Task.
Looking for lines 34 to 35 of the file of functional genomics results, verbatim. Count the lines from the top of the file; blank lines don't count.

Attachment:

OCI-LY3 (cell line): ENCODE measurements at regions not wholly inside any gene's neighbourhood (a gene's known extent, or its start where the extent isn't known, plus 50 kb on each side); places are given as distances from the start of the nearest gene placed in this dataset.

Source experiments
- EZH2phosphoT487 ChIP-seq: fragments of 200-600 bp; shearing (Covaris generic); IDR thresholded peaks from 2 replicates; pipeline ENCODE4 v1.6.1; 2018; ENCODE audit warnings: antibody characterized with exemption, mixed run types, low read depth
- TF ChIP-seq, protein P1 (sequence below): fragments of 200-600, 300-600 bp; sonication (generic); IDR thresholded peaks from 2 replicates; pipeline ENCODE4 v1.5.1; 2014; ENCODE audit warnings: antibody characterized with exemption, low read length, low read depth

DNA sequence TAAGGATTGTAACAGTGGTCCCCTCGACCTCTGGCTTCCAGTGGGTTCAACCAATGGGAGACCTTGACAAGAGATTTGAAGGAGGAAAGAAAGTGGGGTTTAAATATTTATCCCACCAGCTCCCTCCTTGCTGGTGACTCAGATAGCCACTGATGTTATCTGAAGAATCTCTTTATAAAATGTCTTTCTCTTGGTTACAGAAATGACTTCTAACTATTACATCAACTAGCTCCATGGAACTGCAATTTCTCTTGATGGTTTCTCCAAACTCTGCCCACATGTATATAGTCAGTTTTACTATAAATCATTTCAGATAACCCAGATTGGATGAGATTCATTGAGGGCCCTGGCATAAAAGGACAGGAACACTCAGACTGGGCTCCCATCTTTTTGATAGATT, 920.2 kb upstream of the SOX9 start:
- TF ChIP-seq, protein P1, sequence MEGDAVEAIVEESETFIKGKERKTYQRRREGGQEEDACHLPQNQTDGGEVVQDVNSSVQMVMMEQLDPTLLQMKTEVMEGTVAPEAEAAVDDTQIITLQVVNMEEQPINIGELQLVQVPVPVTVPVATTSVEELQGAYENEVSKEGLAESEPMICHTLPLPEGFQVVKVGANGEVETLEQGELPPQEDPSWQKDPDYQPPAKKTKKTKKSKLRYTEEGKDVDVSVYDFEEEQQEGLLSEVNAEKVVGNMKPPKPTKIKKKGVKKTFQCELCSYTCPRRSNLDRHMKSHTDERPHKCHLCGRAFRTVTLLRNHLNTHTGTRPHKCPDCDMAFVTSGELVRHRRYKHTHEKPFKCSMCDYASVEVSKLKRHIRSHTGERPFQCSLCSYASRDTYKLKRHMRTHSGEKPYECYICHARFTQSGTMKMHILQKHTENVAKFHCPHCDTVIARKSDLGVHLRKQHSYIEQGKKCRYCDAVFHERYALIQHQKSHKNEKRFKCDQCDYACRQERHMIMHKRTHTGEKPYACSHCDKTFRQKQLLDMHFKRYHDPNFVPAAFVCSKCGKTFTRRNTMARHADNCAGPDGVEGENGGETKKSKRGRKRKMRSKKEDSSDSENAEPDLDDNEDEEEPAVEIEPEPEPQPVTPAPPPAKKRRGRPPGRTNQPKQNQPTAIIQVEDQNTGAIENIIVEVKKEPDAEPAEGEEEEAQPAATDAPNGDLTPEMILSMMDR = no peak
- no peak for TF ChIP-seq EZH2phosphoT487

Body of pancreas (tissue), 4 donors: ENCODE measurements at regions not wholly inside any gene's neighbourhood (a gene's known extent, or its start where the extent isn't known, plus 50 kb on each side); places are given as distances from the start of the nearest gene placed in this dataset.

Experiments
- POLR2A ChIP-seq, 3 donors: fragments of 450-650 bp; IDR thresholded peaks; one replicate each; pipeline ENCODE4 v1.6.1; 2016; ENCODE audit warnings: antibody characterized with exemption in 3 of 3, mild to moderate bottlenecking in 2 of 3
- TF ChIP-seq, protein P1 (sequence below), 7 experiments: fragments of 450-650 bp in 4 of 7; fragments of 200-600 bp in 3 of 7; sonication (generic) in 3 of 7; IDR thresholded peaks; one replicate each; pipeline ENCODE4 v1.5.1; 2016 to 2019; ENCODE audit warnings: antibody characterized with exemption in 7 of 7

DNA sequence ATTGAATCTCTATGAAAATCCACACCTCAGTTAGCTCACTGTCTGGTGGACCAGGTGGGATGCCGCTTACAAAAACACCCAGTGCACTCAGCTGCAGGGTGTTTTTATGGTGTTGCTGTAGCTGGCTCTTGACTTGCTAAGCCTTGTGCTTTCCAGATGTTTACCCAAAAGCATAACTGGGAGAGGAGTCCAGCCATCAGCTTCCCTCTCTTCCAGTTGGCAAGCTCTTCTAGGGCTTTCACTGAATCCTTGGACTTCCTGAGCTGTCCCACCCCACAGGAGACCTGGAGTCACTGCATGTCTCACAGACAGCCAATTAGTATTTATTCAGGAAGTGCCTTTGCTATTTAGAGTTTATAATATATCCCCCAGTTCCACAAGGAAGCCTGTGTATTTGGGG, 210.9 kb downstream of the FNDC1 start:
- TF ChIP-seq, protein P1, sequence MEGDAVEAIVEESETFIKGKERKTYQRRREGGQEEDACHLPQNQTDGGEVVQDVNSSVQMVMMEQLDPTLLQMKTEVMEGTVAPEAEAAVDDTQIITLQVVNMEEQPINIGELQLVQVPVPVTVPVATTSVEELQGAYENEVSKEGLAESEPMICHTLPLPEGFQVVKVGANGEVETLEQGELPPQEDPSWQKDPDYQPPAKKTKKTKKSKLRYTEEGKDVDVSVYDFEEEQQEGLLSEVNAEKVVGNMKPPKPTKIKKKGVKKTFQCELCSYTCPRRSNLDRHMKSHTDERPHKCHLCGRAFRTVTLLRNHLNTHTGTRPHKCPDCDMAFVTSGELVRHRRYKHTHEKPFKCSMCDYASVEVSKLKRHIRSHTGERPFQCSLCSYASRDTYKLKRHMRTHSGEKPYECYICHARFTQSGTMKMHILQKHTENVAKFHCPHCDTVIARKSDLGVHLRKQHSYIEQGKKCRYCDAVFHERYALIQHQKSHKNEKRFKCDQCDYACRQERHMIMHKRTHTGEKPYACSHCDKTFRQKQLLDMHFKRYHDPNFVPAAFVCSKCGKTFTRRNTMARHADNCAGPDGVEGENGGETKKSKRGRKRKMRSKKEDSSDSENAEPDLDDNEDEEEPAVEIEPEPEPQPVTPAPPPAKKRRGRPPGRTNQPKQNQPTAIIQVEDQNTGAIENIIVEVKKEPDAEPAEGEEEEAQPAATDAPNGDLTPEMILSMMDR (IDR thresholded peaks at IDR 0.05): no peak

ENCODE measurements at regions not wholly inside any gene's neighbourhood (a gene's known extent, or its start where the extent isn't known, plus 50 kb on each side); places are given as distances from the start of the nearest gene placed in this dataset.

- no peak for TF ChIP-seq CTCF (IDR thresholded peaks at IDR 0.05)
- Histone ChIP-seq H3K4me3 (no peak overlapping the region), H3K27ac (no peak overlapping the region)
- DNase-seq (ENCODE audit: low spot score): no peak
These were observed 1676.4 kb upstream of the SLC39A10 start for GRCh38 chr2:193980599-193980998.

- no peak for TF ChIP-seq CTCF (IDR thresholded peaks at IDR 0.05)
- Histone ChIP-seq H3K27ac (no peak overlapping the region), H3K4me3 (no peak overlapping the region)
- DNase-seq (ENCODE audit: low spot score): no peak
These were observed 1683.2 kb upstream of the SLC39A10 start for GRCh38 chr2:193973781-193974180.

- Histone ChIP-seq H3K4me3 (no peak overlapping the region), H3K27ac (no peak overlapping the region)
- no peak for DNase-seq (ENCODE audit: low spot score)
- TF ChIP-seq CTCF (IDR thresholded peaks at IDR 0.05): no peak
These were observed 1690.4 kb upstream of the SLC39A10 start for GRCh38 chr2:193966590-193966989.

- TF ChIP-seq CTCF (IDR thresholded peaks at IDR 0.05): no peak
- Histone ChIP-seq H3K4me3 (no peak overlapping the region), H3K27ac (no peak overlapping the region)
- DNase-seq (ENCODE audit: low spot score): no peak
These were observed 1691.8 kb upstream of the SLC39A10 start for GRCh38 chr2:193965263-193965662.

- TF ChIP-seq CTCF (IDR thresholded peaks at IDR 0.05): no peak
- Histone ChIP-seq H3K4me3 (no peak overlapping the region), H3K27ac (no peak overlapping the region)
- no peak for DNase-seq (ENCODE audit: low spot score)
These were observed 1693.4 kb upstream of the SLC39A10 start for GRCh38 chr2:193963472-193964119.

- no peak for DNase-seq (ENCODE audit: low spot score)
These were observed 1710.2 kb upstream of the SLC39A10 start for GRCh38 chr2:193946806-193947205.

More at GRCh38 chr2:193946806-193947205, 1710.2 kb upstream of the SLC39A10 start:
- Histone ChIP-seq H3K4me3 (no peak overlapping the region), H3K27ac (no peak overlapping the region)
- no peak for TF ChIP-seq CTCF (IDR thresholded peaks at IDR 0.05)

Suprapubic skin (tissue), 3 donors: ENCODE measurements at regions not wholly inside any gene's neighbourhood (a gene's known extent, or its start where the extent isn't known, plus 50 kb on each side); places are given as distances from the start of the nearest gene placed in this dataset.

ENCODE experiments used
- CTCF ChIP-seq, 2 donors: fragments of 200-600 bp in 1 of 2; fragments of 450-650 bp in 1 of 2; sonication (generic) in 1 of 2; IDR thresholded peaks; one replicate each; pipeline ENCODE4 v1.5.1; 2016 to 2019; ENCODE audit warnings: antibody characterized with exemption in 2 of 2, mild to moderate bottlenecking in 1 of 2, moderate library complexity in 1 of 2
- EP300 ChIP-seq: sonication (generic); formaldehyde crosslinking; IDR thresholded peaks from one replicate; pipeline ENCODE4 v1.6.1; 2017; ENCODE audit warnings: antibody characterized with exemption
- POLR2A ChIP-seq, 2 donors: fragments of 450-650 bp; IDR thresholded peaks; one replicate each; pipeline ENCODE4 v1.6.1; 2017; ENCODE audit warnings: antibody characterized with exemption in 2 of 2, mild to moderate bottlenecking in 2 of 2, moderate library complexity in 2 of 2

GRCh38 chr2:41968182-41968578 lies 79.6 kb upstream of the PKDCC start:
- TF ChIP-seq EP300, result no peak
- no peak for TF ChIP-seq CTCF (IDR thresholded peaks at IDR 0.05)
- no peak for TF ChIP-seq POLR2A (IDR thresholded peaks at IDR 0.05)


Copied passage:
These were observed 1693.4 kb upstream of the SLC39A10 start for GRCh38 chr2:193963472-193964119.

- no peak for DNase-seq (ENCODE audit: low spot score)